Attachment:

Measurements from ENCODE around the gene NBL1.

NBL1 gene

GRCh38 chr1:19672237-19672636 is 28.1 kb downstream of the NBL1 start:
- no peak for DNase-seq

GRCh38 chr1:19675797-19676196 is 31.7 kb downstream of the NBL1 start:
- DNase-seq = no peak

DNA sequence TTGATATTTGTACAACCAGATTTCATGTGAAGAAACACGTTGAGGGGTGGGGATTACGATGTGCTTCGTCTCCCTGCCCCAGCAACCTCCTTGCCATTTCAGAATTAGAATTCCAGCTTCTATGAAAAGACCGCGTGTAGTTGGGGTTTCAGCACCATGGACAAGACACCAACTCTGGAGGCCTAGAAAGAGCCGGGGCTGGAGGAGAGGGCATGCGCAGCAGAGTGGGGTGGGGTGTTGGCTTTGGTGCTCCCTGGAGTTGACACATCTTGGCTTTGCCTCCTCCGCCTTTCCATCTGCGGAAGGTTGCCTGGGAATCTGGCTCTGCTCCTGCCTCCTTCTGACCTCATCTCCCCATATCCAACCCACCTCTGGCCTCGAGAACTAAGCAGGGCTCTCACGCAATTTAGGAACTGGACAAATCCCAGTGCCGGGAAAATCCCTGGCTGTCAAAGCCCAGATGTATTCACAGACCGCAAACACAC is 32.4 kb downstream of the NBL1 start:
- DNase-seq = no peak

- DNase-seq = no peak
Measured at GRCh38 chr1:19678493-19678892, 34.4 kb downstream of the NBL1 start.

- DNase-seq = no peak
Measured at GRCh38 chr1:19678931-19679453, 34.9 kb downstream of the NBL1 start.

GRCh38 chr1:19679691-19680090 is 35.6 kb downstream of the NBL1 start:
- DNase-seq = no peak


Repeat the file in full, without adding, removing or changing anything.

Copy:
Measurements from ENCODE around the gene NBL1.

NBL1 gene

GRCh38 chr1:19672237-19672636 is 28.1 kb downstream of the NBL1 start:
- no peak for DNase-seq

GRCh38 chr1:19675797-19676196 is 31.7 kb downstream of the NBL1 start:
- DNase-seq = no peak

DNA sequence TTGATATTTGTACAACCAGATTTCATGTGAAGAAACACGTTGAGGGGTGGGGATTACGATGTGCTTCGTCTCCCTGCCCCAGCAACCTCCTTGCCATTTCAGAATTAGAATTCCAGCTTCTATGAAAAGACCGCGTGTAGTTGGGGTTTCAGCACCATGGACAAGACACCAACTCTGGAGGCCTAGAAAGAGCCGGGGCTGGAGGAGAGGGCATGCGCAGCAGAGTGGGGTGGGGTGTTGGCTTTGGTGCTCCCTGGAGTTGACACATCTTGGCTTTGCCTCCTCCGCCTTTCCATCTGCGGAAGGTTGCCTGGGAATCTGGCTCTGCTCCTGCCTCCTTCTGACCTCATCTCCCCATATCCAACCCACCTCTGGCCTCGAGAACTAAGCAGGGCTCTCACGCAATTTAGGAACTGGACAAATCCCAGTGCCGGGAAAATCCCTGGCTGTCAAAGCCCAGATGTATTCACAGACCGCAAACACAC is 32.4 kb downstream of the NBL1 start:
- DNase-seq = no peak

- DNase-seq = no peak
Measured at GRCh38 chr1:19678493-19678892, 34.4 kb downstream of the NBL1 start.

- DNase-seq = no peak
Measured at GRCh38 chr1:19678931-19679453, 34.9 kb downstream of the NBL1 start.

GRCh38 chr1:19679691-19680090 is 35.6 kb downstream of the NBL1 start:
- DNase-seq = no peak